Decree 'On adoption of the R-7A into armaments' was issued. References: 474 .
Bidder's conference for circumlunar Apollo. Specification: Saturn C-2 compatability (6,800 kg mass for circumlunar mission); 14 day flight time; three-man crew in shirt-sleeve environment. References: 26 , 27 .
A formal agreement was signed by the United States and South Africa providing for the construction of a new deep-space tracking facility at Krugersdorp, near Johannesburg. It would be one of three stations equipped to maintain constant contact with lunar and planetary spacecraft. References: 16 .
An STG briefing was held at Langley Field, Va., for prospective bidders on three six-month feasibility studies of an advanced manned spacecraft as part of the Apollo program. A formal Request for Proposal was issued at the conference. References: 16 .
27 research rockets were launched by U.S. scientists as a part of the COSPAR International Rocket Interval for 1960. References: 17 .
Suborbital. Blue Scout first launch. USAF Blue Scout rocket fired from Cape Canaveral placed instrumented payload 16,600 miles above the earth, the first of 11 such tests, but no data were received due to radio malfunction. References: 5 .
Parachute designed to slow reentry speed of space capsules successfully tested at a speed of 2,000 mph after rocket boost to 30-mile altitude, over Eglin AFB, Fla. References: 17 .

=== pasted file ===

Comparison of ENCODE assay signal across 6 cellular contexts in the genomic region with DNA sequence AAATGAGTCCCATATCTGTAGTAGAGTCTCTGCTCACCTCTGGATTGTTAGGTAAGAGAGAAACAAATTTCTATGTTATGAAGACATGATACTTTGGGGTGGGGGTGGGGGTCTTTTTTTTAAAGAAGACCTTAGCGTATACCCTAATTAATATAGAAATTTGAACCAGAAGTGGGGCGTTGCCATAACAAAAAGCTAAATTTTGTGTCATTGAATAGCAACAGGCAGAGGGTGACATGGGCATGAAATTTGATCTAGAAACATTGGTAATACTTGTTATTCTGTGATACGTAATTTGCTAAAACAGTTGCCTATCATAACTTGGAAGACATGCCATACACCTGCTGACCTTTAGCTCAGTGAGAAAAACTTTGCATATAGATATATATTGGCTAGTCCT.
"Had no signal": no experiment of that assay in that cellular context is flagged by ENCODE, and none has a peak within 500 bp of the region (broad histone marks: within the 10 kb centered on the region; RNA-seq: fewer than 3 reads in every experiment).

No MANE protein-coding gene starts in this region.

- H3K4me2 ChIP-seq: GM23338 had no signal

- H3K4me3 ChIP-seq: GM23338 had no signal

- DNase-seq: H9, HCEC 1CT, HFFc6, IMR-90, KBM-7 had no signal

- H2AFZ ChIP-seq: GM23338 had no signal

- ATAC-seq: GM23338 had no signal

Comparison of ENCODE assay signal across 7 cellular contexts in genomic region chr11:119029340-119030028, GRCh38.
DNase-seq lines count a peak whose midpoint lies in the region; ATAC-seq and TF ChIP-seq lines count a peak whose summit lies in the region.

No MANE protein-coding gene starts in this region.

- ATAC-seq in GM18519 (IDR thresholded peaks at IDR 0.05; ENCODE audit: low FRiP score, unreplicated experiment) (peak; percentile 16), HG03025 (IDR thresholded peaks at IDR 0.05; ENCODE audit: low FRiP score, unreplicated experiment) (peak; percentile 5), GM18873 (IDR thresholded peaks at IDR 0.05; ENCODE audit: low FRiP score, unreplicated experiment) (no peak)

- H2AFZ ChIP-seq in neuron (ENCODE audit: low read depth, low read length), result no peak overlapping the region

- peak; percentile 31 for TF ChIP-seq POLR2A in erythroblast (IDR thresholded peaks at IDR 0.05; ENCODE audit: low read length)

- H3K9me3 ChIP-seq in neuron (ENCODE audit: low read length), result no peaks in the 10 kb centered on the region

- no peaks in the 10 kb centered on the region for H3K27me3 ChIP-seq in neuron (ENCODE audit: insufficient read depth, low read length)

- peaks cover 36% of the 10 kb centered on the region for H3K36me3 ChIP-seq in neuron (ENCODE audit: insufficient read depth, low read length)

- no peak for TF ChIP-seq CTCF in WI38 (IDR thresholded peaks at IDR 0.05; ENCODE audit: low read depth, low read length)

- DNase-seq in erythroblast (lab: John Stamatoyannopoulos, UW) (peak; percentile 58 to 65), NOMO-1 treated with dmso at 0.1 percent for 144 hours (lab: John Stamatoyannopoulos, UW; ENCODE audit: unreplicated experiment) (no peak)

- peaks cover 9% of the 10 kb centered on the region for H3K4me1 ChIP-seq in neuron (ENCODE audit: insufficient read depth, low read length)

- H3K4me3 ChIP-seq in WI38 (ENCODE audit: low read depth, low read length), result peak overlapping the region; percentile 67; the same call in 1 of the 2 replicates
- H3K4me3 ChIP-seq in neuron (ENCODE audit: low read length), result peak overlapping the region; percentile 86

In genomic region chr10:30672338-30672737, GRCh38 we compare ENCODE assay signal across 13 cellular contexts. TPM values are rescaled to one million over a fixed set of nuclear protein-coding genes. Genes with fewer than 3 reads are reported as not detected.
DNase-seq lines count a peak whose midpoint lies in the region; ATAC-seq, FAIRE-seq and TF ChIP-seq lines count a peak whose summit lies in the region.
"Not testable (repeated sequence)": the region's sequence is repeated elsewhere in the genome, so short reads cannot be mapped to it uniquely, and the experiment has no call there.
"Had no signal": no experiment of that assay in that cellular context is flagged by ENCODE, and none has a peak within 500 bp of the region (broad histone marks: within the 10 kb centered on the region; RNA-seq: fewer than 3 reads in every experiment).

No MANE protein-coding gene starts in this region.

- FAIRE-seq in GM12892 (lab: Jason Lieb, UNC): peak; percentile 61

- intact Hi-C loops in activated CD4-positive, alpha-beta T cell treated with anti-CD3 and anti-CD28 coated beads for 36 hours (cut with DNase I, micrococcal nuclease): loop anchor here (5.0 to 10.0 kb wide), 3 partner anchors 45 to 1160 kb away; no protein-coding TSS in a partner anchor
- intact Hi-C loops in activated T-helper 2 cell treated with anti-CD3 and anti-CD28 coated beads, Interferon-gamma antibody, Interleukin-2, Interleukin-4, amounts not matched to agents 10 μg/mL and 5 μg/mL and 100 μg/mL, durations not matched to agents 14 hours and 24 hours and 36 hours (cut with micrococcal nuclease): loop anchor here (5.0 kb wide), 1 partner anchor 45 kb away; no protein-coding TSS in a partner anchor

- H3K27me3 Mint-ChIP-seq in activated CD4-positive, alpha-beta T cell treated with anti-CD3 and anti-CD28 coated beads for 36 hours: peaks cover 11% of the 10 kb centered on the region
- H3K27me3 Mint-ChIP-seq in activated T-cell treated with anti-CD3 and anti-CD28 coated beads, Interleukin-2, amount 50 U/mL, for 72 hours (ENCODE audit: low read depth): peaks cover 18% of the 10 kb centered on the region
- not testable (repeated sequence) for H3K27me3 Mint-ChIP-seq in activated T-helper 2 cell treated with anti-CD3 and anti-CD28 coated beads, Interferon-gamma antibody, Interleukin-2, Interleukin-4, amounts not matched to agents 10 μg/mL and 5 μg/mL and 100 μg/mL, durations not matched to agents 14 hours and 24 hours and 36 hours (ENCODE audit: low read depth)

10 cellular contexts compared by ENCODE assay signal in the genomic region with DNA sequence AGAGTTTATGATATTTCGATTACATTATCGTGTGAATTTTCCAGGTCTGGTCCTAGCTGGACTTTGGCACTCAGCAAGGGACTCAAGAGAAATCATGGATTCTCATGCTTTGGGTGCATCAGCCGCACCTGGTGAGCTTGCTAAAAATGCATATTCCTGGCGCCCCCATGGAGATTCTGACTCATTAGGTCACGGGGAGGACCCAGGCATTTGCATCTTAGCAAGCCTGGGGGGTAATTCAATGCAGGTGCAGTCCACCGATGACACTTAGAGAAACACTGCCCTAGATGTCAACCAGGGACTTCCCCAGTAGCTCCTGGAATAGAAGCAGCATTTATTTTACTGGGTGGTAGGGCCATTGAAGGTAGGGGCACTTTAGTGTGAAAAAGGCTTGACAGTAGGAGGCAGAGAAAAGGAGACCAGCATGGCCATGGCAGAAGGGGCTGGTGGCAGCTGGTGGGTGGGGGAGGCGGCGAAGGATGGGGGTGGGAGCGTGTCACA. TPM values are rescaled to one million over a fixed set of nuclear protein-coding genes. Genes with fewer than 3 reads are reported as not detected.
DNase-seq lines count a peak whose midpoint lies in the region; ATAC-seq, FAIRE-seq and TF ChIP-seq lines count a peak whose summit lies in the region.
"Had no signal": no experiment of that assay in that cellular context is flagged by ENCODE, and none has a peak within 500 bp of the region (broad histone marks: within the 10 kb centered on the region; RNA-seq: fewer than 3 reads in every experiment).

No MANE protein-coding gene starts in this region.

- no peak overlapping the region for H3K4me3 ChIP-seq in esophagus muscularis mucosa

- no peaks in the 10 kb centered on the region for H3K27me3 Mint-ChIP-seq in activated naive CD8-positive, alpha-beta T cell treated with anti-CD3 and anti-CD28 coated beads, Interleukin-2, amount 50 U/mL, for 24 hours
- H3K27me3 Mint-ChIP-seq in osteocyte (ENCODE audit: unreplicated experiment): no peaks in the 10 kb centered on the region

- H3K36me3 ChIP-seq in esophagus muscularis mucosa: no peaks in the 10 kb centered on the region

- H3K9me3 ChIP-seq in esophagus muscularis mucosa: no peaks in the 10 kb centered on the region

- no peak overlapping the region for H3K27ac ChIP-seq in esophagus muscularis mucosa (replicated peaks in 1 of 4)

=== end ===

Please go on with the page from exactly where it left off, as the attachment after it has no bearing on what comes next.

In a memorandum to NASA Associate Administrator Robert C. Seamans, Jr., Robert L. King, Executive Secretary, described the action taken on certain items discussed at the July 14-15 meeting of the Space Exploration Program Council. Among these actions was the awarding of a contract to The RAND Corporation to evaluate missions for which nuclear propulsion would be desirable. Included in the study would be the determination of availability dates, cost of development, operational costs, the safety aspects of the missions, and an evaluation of research requirements. References: 16 .
The fourth meeting of the Space Exploration Program Council was held at NASA Headquarters. The results of a study on Saturn development and utilization was presented by the Ad Hoc Saturn Study Committee. Objectives of the study were to determine (1) if and when the Saturn C-2 launch vehicle should be developed and (2) if mission and spacecraft planning was consistent with the Saturn vehicle development schedule. No change in the NASA Fiscal Year 1962 budget was contemplated. The Committee recommended that the Saturn C-2 development should proceed on schedule (S-II stage contract in Fiscal Year 1962, first flight in 1965). The C-2 would be essential, the study reported, for Apollo manned circumlunar missions, lunar unmanned exploration, Mars and Venus orbiters and capsule landers, probes to other planets and out-of- ecliptic, and for orbital starting of nuclear upper stages. Additional Details: Space Exploration Program Council. References: 16 .
Charles J. Donlan of STG, Chairman of the Evaluation Board which would consider contractors' proposals on feasibility studies for an advanced manned spacecraft, invited the Directors of Ames Research Center, Jet Propulsion Laboratory, Flight Research Center, Lewis Research Center, Langley Research Center, and Marshall Space Flight Center to name representatives to the Evaluation Board. The first meeting was to be held on October 10 at Langley Field, Va. References: 16 .
|Previous Quarter||Next Quarter|